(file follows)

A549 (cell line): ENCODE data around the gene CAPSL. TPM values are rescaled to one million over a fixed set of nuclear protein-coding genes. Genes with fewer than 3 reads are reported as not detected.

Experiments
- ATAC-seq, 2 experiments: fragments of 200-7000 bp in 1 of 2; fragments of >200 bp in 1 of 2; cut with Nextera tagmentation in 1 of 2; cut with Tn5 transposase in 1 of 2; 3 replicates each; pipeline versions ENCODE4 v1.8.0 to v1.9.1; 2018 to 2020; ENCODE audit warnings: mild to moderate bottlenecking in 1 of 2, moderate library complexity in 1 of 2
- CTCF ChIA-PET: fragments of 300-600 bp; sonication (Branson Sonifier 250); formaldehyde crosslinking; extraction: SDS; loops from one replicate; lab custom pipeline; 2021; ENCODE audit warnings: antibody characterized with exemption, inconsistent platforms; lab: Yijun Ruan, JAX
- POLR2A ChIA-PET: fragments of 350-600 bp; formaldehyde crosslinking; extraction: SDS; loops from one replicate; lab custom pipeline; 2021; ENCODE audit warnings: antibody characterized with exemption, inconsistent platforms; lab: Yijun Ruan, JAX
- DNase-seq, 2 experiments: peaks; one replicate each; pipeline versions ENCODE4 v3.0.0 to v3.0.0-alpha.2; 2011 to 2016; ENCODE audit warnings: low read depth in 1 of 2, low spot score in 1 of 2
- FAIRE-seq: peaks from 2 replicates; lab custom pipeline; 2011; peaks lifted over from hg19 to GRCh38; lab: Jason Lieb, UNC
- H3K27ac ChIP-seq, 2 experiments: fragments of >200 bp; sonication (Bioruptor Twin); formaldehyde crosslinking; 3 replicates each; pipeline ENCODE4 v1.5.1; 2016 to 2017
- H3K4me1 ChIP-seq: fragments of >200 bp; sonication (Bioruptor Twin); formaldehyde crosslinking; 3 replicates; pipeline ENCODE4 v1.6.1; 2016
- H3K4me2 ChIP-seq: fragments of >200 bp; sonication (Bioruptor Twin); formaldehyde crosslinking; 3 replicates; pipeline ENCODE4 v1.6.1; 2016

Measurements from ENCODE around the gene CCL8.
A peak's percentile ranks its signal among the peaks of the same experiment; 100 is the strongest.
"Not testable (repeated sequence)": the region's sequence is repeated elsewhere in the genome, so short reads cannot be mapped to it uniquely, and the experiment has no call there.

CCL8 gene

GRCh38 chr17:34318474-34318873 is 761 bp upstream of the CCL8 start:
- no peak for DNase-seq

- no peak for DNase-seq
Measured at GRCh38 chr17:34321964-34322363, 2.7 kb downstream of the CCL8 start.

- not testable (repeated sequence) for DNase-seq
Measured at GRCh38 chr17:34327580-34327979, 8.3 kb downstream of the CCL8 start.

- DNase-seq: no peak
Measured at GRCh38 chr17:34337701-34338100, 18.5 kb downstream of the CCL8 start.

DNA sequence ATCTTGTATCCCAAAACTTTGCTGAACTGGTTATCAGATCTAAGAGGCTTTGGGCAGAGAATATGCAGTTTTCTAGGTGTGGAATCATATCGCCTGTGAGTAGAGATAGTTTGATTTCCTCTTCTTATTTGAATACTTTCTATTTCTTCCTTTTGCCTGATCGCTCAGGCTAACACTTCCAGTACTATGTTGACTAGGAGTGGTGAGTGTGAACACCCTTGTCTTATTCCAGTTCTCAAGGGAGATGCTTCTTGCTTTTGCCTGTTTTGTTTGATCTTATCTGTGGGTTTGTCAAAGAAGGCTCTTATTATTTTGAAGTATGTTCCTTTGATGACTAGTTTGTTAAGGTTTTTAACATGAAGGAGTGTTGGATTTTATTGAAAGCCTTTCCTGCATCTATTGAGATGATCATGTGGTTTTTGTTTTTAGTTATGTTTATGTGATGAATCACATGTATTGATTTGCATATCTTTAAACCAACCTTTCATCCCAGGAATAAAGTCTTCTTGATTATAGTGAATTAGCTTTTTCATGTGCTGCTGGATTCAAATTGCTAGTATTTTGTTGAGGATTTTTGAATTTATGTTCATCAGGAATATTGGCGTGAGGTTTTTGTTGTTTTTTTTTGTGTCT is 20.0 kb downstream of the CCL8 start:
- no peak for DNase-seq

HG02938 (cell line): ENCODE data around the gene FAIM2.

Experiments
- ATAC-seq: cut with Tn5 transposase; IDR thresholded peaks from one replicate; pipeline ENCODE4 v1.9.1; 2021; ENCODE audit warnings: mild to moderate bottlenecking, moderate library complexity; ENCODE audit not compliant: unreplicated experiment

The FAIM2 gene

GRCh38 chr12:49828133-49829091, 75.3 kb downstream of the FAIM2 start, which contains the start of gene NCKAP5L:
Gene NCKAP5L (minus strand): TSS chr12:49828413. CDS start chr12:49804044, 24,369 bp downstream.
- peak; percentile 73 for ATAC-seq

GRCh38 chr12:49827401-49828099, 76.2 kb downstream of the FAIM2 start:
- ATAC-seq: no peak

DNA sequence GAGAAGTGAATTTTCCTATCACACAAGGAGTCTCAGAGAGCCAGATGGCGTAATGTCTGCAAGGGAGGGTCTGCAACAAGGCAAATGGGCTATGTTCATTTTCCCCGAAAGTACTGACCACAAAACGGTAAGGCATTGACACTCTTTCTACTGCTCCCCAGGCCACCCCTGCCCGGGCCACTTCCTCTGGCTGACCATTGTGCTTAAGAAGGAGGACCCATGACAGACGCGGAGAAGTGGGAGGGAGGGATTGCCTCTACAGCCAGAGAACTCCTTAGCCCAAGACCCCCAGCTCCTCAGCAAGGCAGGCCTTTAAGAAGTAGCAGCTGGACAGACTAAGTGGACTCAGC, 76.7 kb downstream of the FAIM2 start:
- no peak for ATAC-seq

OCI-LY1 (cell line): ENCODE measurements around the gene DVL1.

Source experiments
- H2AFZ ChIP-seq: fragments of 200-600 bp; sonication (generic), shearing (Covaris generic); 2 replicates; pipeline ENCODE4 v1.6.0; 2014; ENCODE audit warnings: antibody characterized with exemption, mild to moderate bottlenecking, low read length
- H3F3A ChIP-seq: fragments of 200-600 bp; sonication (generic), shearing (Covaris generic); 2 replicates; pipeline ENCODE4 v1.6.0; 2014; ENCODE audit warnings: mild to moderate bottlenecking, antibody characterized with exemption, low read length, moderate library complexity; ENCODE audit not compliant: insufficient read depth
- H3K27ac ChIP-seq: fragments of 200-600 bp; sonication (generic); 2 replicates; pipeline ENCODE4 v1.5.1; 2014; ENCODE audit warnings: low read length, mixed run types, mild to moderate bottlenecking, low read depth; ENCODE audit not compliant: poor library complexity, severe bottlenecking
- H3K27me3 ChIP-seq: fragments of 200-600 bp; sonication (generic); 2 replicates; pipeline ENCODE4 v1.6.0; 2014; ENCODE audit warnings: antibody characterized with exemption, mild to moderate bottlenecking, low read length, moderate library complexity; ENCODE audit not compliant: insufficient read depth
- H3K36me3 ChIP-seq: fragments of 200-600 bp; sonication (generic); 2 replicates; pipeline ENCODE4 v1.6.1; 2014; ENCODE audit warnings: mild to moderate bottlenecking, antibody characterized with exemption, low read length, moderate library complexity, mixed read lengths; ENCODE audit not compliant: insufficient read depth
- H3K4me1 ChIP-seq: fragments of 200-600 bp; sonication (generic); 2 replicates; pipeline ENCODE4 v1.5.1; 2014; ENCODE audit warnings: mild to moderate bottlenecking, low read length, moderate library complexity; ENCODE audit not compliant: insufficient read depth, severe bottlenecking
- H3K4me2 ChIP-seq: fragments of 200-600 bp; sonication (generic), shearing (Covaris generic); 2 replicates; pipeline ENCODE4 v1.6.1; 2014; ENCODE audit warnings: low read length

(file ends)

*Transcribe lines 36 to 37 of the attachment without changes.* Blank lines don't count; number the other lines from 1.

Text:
OCI-LY1 (cell line): ENCODE measurements around the gene DVL1.

Source experiments